"Must have been water once, or else it couldn't have run down that narrow valley."
"It has never been anything but ice, Saxe," said Dale, smiling; "and yet it has run down the valley like that."
"Ice can't flow, because it is solid," said Saxe dogmatically.
"Ice can flow, because it is elastic as well as solid."
"Proof, boy. Haven't you seen it bend when thin, and people have been on it skating?"
"Oh! ah! I'd forgotten that."
"Well, this ice is sufficiently elastic to flow very slowly, forced down by its own weight and that of the hundreds of thousands of tons behind."
"Oh, I say, Mr Dale—gently!" cried Saxe.
"Well, then, millions of tons, boy. I am not exaggerating. You do not understand the vastness of these places. That glacier you are looking at is only one of the outlets of a huge reservoir of ice and snow, extending up there in the mountains for miles. It is forced down, as you see, bending into the irregularities of the valley where they are not too great; but when the depths are extensive the ice cracks right across."
"With a noise like a gun, sometimes," interpolated the guide, who was listening intently.
"And I know, like that," cried Saxe, pointing to a deep-looking jagged rift, extending right across the ice-torrent: "that makes a crevasse."
"Quite correct," said Dale.
"But stop a moment," cried Saxe: "this is all solid-looking blue ice. It's snow that falls on the tops of the mountains."
"Yes; snow at a certain height, while lower that snow becomes rain."
"Well, then, this valley we are looking at ought to be snow, not ice."
"Snow is ice in the form of light flocculent crystals, is it not? Why, at home, if you take up moist snow and press it hard in your hands, you can almost turn it into ice. If you placed it in a press, and applied much force, it would become perfectly clear ice. Well, there's pressure enough here to turn it into ice; and besides, the snow is always melting in the hot sun, and then freezing again at night."
"Yes, I see!" cried Saxe; "but it does seem queer. Why, we've got summer here, with flowers and bees and butterflies, and if we go down to that glacier, I suppose we can step on to winter."
"Yes, my lad; and if we like to climb a little higher up the ice, we can place ourselves in such severe winter that we should be frozen to death."
"Then we will not go," said Saxe, laughing. "You told me one day—No, you didn't, it was in a story I read, 'man is best as he is.' But I say, Mr Dale, how about the river? doesn't it come from the glacier?"
"Yes, of course. These vast glaciers are the sources of the great Swiss and Italian rivers. The Rhine and the Rhone both begin up in the mountains here, and the Aar and the Reuss start pretty close to them. When we get down here you will see how this stream runs from a little ice-cave."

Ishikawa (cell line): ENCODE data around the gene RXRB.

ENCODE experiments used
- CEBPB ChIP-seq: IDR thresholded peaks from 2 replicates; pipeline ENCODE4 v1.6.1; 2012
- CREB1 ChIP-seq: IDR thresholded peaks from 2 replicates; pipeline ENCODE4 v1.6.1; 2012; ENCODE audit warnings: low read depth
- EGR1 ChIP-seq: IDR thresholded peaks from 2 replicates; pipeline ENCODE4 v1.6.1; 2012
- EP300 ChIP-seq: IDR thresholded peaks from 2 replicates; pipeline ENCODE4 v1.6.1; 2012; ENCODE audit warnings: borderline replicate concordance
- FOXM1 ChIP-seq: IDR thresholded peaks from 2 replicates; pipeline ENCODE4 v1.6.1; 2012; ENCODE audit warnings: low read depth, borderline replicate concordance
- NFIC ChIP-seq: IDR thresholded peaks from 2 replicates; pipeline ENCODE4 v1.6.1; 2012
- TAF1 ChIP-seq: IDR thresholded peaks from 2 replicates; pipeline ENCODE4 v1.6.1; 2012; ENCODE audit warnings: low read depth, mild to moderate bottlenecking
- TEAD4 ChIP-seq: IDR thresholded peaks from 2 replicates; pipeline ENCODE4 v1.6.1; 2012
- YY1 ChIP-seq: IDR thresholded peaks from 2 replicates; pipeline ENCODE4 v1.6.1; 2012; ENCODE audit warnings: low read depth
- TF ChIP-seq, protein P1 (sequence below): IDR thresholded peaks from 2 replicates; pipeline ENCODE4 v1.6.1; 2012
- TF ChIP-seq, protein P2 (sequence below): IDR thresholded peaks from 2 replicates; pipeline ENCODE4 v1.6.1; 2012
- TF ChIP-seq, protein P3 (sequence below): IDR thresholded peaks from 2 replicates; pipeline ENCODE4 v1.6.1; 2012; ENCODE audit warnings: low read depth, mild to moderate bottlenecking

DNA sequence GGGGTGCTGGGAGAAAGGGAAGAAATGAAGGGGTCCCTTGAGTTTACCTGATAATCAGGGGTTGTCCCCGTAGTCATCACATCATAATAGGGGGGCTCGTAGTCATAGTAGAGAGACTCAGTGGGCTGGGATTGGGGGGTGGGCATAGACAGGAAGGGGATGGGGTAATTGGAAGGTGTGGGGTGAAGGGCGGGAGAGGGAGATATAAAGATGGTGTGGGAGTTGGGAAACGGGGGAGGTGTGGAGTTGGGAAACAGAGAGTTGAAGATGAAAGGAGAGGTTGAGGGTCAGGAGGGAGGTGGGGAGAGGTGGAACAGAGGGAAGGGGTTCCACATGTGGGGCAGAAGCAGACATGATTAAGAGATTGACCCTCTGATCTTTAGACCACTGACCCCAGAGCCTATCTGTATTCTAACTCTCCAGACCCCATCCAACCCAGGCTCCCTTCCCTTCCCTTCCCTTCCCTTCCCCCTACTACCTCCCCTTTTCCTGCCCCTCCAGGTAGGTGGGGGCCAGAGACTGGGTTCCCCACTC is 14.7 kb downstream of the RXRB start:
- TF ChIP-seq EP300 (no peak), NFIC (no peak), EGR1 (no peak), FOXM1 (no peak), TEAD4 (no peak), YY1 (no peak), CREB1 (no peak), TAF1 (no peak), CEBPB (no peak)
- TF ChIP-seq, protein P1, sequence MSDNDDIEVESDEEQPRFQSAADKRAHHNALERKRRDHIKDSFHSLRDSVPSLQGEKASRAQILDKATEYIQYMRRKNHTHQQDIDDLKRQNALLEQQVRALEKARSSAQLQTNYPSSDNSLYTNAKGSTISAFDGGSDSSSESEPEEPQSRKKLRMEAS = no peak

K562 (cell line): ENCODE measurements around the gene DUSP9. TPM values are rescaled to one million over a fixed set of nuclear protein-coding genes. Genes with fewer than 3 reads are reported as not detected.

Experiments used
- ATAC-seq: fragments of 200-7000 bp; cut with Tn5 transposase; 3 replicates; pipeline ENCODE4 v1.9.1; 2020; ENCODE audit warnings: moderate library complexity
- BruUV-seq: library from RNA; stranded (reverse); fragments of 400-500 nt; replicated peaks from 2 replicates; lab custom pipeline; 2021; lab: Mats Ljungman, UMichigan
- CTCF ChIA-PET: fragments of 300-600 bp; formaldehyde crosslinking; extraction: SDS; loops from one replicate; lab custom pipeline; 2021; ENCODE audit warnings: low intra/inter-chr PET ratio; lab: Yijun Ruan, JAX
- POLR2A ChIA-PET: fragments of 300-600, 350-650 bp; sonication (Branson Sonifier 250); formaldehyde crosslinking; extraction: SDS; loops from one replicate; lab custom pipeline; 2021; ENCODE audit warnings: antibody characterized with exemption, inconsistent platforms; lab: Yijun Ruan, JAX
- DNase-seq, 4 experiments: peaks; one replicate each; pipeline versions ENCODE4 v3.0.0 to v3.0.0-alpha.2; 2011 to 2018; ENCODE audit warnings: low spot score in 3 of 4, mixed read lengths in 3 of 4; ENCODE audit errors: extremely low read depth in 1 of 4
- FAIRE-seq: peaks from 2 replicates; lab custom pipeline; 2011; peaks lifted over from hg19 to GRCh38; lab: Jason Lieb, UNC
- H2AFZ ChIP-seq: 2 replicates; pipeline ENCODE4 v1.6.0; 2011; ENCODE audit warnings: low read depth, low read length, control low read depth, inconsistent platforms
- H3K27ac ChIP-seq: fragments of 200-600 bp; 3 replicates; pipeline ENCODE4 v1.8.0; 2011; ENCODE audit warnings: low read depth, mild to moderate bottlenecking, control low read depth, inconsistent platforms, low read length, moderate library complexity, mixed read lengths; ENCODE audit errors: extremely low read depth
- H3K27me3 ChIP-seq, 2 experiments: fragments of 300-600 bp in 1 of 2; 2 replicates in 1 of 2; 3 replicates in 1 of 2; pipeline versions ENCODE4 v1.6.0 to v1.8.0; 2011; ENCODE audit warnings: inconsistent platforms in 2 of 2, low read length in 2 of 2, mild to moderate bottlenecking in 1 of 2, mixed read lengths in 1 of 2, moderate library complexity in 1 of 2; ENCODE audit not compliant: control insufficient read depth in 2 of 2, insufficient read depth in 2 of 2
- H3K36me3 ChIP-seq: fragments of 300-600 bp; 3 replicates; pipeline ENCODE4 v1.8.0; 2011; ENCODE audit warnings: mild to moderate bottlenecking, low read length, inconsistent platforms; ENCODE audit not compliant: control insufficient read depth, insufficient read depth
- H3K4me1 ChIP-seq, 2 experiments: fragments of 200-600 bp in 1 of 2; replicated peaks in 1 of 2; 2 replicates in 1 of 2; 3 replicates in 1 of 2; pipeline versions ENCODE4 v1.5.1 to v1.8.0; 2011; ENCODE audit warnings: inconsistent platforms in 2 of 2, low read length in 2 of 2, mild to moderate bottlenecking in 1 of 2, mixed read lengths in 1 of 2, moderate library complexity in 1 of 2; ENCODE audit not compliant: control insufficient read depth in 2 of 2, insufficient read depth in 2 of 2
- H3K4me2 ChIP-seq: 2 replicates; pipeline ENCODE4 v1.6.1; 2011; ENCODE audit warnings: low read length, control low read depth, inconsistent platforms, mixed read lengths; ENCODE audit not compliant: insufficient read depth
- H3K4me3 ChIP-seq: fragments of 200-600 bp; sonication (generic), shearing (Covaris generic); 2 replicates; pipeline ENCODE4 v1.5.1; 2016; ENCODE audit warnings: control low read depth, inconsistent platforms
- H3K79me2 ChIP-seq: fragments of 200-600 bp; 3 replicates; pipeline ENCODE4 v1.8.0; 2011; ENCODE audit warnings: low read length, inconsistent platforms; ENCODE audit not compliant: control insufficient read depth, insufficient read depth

"But what makes it so dirty?"
"My good fellow, we have come to climb, and my name is not Barlow. You must read and search out these things. You know how that stone or mass fell with a roar lower down?"
"Not likely to forget it, sir," replied Saxe, with a laugh.
"Well, the stones are always falling from the bare sides of the gorge; they drop on to the glacier, and in course of time are washed by the melting ice into the crevasses and down to the bare rock beneath the glacier. There they glide down, with its weight upon them, right over the rock, and the surface is worn off from the fallen stone and the bed rock in a thin paste, which is washed away by the glacier. Then, as it descends, it of course discolours the water."
"Shall we go down to the toe of the glacier!" said the guide.
"Yes; come along."
"Can we trust the young herr to descend?"
Dale leaned forward to gaze down the rugged slope, which was excessively steep, but broken up into rift and gully, offering plenty of foot and hand-hold.
"What do you think, Saxe?" he said. "Can you manage to get down there?"
"Get down there?" said the lad contemptuously; "why, I'd race you to the bottom."
"No doubt, and be down first," said Dale quietly; "but I should be ready to go on, and you would want carrying to the nearest chalet to wait for a surgeon."
"What, after getting down that bit of a place?"
"You stupid fellow," said Dale testily; "that bit of a place is a precipice of five hundred feet. How am I to impress upon you that everything here is far bigger than you think? Look here," he continued, pointing: "do you see that cow yonder, on that bit of green slope beside those overhanging rocks?"
"No; I can see a little dog by a heap of stones."
"That will do for an example," said Dale. "Here, Melchior, is not that a cow just across the stream there?"
"Wait a moment," cried Saxe eagerly. "I say it's a little dog. Who's right?"